By first multiplying the equations
to make the coefficients of either 𝑥 or 𝑦 equal, use the elimination method to
solve the given simultaneous equations to find 𝑥 and 𝑦: two 𝑥 plus three 𝑦
equals four; three 𝑥 plus four 𝑦 equals eight.
The elimination method looks
something like this. It’s when your variable terms can
cancel each other out if you add them together. So in this example that I have
drawn, two 𝑥 minus two 𝑥 would be zero and the 𝑥 term would drop out. Now back to our problem, we
actually don’t have any terms that are equal. Two 𝑥 and three 𝑦 can’t be added
together; three 𝑦 and four 𝑥 cannot be added together. What we want to do is multiply both
of these equations by numbers so that the coefficients of one of the variables,
either 𝑥 or 𝑦, are equal in both of these equations.
For example, if I multiplied the
equation on the left by three, then I would multiply three times two 𝑥, which would
give me six 𝑥. I can then multiply the equation on
the right by two; in this case we’d be multiplying two times three 𝑥, which would
give us six 𝑥.
And now, we will have two equal
variables that we could work with. So let’s go with three on the left
side. Three times two 𝑥 equals six,
three times three 𝑦 equals nine 𝑦, three times four equals 12.
And our equation on the right,
we’ll multiply by two. Two times three 𝑥 equals six 𝑥,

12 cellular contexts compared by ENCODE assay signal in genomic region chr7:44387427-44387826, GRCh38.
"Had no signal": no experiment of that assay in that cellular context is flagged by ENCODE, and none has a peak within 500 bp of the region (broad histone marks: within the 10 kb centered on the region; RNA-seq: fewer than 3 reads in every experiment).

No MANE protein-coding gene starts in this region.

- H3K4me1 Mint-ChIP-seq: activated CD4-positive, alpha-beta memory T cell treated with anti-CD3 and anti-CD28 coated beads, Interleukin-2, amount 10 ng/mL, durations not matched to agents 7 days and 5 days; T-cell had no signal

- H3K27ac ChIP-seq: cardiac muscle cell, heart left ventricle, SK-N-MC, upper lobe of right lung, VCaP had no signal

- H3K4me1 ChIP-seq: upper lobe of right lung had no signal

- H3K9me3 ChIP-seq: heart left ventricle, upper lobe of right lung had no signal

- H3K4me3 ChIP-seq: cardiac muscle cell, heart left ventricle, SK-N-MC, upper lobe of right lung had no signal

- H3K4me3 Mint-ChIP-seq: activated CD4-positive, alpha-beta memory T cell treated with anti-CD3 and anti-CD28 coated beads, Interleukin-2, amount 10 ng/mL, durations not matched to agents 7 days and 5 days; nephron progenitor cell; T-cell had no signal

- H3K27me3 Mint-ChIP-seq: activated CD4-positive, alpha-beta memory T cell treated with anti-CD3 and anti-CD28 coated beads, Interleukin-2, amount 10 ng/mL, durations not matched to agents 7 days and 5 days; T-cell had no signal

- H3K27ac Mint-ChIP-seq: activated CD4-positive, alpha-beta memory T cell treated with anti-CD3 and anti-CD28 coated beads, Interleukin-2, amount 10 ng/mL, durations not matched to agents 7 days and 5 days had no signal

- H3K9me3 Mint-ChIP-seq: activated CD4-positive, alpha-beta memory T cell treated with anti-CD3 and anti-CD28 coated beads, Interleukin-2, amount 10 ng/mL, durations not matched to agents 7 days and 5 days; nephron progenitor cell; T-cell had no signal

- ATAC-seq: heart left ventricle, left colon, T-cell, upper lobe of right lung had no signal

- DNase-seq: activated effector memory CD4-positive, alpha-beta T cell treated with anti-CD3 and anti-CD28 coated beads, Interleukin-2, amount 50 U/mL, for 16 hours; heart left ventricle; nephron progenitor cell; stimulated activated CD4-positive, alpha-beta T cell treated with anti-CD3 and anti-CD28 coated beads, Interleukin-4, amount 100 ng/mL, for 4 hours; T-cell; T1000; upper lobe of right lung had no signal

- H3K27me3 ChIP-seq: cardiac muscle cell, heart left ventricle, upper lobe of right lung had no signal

two times four 𝑦 equals eight 𝑦, two times eight equals 16.
Now we’ll take our first equation
and subtract our second equation from the first. Here, we’ll take six 𝑥 from six
𝑥, which would equal zero. After that, we need to subtract
eight 𝑦 from nine 𝑦. So we say nine 𝑦 minus eight 𝑦
equals one 𝑦. And finally, 12 minus 16 equals
negative four. This tells us that our 𝑦-value is
But what we want to do now is to
use one of the equations and plug in negative four for 𝑦. And our equation would look like
this: two 𝑥 plus three times negative four equals four. We multiply three times negative
four to equal negative 12. Bring down our two 𝑥 and our
four. To isolate 𝑥, we’ll need to add 12
to both sides of our equation. On the left side, we’re left with
two 𝑥. On the right side, four plus 12
Our final step to solve for 𝑥
would be to divide both sides of the equation by two. Two 𝑥 divided by two equals 𝑥; 16
divided by two equals eight. This tells us that our 𝑥-value
equals eight and our 𝑦-value equals negative four.